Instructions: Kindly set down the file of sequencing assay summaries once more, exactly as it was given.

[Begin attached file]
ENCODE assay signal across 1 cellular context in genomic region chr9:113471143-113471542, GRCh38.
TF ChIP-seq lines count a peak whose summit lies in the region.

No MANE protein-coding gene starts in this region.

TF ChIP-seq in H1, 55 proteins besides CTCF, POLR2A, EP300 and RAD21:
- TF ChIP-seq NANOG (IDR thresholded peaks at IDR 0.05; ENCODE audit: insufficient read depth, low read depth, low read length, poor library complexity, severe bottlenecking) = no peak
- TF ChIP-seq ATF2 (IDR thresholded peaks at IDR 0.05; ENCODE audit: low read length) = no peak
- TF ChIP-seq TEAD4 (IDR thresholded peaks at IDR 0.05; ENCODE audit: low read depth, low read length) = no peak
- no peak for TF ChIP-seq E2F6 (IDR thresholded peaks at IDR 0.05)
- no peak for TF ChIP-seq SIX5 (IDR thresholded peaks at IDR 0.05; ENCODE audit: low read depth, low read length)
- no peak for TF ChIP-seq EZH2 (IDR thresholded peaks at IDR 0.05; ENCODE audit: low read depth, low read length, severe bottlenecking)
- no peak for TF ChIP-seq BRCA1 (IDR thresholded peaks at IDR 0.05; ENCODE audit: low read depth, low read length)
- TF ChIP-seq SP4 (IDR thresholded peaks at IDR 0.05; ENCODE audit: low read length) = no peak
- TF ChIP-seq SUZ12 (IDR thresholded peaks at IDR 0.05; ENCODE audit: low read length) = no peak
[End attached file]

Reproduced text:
ENCODE assay signal across 1 cellular context in genomic region chr9:113471143-113471542, GRCh38.
TF ChIP-seq lines count a peak whose summit lies in the region.

No MANE protein-coding gene starts in this region.

TF ChIP-seq in H1, 55 proteins besides CTCF, POLR2A, EP300 and RAD21:
- TF ChIP-seq NANOG (IDR thresholded peaks at IDR 0.05; ENCODE audit: insufficient read depth, low read depth, low read length, poor library complexity, severe bottlenecking) = no peak
- TF ChIP-seq ATF2 (IDR thresholded peaks at IDR 0.05; ENCODE audit: low read length) = no peak
- TF ChIP-seq TEAD4 (IDR thresholded peaks at IDR 0.05; ENCODE audit: low read depth, low read length) = no peak
- no peak for TF ChIP-seq E2F6 (IDR thresholded peaks at IDR 0.05)
- no peak for TF ChIP-seq SIX5 (IDR thresholded peaks at IDR 0.05; ENCODE audit: low read depth, low read length)
- no peak for TF ChIP-seq EZH2 (IDR thresholded peaks at IDR 0.05; ENCODE audit: low read depth, low read length, severe bottlenecking)
- no peak for TF ChIP-seq BRCA1 (IDR thresholded peaks at IDR 0.05; ENCODE audit: low read depth, low read length)
- TF ChIP-seq SP4 (IDR thresholded peaks at IDR 0.05; ENCODE audit: low read length) = no peak
- TF ChIP-seq SUZ12 (IDR thresholded peaks at IDR 0.05; ENCODE audit: low read length) = no peak